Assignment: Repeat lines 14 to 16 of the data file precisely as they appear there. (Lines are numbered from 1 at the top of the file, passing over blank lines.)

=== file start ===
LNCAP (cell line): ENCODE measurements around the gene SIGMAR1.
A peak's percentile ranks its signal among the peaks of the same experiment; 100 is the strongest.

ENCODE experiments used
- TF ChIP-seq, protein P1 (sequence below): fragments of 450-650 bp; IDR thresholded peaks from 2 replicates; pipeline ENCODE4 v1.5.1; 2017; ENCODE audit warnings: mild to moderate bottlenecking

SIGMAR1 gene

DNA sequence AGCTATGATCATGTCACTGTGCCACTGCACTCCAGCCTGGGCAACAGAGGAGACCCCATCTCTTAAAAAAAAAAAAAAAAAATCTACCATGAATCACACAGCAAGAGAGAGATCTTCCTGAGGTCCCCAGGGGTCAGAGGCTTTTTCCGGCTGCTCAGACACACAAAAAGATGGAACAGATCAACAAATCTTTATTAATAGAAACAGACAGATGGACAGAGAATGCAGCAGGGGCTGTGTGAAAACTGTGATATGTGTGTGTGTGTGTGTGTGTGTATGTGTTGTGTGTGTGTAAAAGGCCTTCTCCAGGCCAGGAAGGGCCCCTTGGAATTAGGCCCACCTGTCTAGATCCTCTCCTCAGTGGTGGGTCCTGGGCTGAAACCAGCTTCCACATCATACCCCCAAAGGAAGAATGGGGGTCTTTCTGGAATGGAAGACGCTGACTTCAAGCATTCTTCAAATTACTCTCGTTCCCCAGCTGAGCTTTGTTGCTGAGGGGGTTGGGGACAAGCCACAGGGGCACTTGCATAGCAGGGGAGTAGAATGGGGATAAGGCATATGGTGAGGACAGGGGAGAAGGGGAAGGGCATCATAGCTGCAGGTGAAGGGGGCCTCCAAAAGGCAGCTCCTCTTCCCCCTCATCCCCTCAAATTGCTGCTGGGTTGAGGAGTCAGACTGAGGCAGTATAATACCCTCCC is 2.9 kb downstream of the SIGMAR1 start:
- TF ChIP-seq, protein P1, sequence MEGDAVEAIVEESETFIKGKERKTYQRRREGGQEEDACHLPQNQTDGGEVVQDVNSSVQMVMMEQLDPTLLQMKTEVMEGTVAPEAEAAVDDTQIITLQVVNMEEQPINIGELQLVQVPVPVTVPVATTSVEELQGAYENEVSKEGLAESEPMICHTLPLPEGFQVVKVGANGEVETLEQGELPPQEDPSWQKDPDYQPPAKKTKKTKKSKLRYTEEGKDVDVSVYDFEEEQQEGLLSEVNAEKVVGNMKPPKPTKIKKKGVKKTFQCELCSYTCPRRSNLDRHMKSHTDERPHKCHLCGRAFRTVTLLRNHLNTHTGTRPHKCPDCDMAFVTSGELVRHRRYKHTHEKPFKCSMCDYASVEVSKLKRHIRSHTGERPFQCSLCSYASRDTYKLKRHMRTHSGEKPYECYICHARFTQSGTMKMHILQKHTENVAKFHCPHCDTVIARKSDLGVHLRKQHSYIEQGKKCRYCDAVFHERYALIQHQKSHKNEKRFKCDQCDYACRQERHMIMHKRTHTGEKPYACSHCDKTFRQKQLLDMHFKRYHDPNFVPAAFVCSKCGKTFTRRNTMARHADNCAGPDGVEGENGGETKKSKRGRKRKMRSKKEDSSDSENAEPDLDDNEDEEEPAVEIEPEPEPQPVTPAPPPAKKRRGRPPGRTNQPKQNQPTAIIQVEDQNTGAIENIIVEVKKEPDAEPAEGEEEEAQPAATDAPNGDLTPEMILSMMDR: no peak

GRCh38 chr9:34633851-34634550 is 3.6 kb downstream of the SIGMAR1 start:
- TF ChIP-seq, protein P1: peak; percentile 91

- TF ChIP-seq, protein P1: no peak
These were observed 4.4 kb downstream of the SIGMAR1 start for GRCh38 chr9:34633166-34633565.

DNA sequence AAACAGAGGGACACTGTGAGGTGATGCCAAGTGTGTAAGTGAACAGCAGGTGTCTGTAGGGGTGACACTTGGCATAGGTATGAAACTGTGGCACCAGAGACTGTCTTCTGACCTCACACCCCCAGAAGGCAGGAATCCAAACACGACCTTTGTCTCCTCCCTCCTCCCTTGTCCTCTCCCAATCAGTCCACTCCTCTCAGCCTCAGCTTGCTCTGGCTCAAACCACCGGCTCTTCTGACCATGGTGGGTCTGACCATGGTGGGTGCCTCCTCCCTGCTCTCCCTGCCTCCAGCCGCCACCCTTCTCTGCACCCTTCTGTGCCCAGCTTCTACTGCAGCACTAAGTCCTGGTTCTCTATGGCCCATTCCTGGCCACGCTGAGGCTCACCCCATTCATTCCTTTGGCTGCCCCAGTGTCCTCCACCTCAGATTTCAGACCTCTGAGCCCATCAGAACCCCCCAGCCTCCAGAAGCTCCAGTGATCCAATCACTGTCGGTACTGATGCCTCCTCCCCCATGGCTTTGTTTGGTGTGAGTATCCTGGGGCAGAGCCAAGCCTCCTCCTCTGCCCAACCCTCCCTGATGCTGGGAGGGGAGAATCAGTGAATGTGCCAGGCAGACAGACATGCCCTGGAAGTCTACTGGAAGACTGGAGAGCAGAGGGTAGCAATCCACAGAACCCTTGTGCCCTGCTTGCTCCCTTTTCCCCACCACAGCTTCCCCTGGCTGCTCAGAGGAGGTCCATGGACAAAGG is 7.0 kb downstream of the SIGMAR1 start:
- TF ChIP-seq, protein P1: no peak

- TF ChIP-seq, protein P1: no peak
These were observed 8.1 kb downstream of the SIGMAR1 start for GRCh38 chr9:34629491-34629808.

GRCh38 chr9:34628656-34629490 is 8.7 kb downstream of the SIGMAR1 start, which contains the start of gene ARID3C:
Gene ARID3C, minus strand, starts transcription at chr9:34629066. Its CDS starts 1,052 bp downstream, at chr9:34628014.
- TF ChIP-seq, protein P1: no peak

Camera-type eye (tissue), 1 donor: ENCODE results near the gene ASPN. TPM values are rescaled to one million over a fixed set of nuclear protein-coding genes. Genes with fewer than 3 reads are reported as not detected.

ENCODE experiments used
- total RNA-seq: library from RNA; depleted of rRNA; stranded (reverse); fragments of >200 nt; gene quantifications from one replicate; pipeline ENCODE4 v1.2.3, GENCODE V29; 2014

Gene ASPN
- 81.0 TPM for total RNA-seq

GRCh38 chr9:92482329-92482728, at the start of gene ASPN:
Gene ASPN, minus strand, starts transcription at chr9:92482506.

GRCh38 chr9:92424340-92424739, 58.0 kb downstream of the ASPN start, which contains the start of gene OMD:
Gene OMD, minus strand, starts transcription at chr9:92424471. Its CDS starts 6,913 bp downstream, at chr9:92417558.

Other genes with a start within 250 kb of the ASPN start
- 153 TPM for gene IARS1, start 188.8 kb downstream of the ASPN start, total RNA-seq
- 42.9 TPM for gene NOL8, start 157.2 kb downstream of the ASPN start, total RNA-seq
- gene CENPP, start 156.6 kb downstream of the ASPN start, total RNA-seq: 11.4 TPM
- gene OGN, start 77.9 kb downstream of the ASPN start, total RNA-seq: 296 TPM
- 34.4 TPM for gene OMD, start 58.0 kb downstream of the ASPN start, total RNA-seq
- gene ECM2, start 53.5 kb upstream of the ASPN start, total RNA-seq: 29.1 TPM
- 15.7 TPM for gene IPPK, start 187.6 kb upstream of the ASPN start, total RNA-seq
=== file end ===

- TF ChIP-seq, protein P1: no peak
These were observed 8.1 kb downstream of the SIGMAR1 start for GRCh38 chr9:34629491-34629808.

GRCh38 chr9:34628656-34629490 is 8.7 kb downstream of the SIGMAR1 start, which contains the start of gene ARID3C: